Section 8: Prejudice Review

Title   Section 8: Prejudice
Developer  TimeGate Studios
Publisher  TimeGate Studios
Platform  Microsoft Windows, Xbox 360, PlayStation 3
Genre  First-Person Shooter
Release Date  May 4, 2011 (PC)

Section 8: Prejudice is the digital download only, standalone expansion from TimeGate Studios, promising to be bigger and better than the original with more weapons, more multiplayer modes and a longer single player campaign, all for the low, low price of £9.99 (on Steam).  Section 8, let’s be honest, was a bit of a flop. The game itself was reasonable, but it just didn’t pick up the sales (Call of Duty Modern Warfare 2 came out the month after it, ouch) and its multiplayer servers died away even though the game was solid and, for the time, was top notch visually. Sadly it just didn’t live up to the standard of the day, but enough of that – we are here to review its sequel. Has TimeGate Studios pulled off a comeback?

Prejudice puts the player back in the armoured boots of Captain Alex Corde, a member of the elite 8th Armoured Infantry.  The story picks up pretty soon after the end of the original where the Arm of Orion have been defeated and Captain Corde is taking it easy when all hell breaks loose. The campaign starts with you back at base training the next group of 8th Armoured soldiers, which ties in neatly with a quick tutorial. The single player takes place over a series of eight missions, and involves the player being tasked with completing various objectives as you fight your way through the legion of Arm forces, much like the first game.  The levels themselves can, unfortunately, be pretty linear with sections of the huge map blocked off by invisible walls and kill zones, and so the player is invariably directed straight through without having any freedom, which is a shame given the size of the maps, but is a much needed sin to drive the player through the various set piece encounters.

Sadly, the single player suffers from the worst storyline and voice acting I’ve ever experienced in a game and, at times, you find yourself dumped on to another planet without so much as a cut-scene to explain why you’re there. This gives the game a horrible disjointed feeling, and I reached the end wondering why I was even fighting the final boss, other than that he was bad. I don’t blame the developer though; this game was clearly aimed at the multiplayer crowd with a single player tacked on for good measure so it’s perhaps best that you don’t buy it if you’re expecting the exciting conclusion to the Alex Corde story. You will be disappointed.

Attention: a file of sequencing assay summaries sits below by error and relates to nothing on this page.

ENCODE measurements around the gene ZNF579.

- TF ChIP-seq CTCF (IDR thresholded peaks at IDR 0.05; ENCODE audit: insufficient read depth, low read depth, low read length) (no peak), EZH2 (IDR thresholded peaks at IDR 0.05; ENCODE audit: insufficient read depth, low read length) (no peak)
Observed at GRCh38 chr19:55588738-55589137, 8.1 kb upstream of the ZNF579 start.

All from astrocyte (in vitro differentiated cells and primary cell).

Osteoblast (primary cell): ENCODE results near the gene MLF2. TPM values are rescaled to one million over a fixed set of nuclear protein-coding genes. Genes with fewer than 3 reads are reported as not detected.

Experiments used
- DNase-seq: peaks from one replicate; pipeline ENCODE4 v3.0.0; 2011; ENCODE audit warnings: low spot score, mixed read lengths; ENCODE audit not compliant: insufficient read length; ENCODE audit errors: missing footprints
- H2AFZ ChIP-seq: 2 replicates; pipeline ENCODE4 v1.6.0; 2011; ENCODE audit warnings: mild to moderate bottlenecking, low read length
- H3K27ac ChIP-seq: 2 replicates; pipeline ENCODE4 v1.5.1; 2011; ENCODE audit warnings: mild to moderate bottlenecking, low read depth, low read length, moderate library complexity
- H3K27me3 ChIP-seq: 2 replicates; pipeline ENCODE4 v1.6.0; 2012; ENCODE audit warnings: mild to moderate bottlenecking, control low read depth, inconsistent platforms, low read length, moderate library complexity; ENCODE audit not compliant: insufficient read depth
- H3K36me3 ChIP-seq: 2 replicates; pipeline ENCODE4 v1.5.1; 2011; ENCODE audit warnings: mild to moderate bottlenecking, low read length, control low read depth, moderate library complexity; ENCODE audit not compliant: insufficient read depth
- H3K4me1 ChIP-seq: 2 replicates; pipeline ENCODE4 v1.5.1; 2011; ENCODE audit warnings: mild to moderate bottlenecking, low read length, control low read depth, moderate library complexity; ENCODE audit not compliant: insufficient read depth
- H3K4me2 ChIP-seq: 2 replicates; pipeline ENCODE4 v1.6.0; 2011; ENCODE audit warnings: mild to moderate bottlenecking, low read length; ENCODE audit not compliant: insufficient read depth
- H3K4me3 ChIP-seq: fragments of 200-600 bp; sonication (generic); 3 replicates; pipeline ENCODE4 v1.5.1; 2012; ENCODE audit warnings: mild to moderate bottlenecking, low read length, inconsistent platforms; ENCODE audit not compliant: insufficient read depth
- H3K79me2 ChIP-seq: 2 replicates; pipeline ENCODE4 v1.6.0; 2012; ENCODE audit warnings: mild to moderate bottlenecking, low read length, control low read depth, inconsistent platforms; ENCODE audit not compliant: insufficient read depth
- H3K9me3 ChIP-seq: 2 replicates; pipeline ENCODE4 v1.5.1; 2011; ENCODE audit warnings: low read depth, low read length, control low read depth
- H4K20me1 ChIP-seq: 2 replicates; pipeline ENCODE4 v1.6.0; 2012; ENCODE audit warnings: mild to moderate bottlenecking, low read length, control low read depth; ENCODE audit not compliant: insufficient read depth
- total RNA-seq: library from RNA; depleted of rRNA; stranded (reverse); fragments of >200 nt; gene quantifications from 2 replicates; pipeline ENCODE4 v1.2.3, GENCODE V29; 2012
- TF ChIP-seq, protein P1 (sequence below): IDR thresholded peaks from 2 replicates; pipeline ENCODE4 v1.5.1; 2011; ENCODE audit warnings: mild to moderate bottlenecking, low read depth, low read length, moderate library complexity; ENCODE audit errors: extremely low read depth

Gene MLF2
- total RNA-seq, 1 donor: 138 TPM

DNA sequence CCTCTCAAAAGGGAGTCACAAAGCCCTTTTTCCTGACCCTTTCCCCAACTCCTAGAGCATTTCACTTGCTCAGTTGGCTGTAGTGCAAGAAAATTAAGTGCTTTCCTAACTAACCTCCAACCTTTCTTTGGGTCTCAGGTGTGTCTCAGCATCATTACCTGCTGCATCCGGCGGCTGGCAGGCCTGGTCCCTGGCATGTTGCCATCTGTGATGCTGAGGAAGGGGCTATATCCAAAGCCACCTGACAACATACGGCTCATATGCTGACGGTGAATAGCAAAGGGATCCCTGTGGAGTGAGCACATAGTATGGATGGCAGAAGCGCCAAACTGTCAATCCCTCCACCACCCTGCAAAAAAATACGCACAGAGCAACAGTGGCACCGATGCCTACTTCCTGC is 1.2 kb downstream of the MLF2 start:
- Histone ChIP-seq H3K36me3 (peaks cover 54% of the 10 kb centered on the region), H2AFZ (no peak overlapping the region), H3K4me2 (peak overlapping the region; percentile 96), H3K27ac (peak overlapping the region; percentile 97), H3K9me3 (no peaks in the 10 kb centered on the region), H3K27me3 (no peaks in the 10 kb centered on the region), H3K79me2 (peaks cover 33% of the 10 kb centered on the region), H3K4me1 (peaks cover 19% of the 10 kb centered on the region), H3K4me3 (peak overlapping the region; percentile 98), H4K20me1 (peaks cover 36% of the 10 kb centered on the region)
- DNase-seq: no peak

There have been numerous additions to the weapon and armour customisation systems. Weapons can now be customised with an ammo type, allowing for more varied damage across infantry and vehicles, and TimeGate have added a new vehicle into the mix, the jet bike, allowing for quick transport around the larger multiplayer maps, which is essential if you’re on a kill streak.

The multiplayer modes are a little more interesting with the return of the classic conquest mode, where 32 players battle it out over control points, and the new co-op mode swarm. In swarm mode, four players team up to defend a single control point against waves of NPCs, but what makes this mode unique compared to other “Horde” style co-op games are the DCMs (Dynamic Combat Missions) whereby, during play, side missions will pop up at random intervals, which could be anything from defend an NPC VIP to collecting intel that happens to be lying around on the map. These DCMs reward players in the form of cash that can then be used to deploy turrets or vehicles.

My experience of swarm mode, so far, is that it’s pretty easy. After eight matches I’ve had only one defeat and so, to me, it feels like it needs to be longer and maybe a little harder.  The idea is fun, however, as it can be intense and is a fresh take on the standard game mode.

Conquest mode is where, in my opinion, the real fun is to be had. Similar to other control point game types, the player’s main objective is to hold on to the most control points and whittle down the other team’s points until you win but Section 8, however, piles on a couple extra layers. Each control point is a fortified base, with automated turrets and Anti Air (AA) defences. Add to this the use of multiple DCMs and the battlefield can become hectic to say the least. What makes this mode particularly interesting is the game’s unique spawn mode: flying face first into the planet from a drop ship in low orbit. With the orbital drop, there is very little in the way of camping or defensive fighting. What really makes this mode work is the addition of bots so, if the server is quiet, the rest of the player slots are filled out with some really smart AI which adds to that overall sense of  scale. The battles are, therefore, always full scale.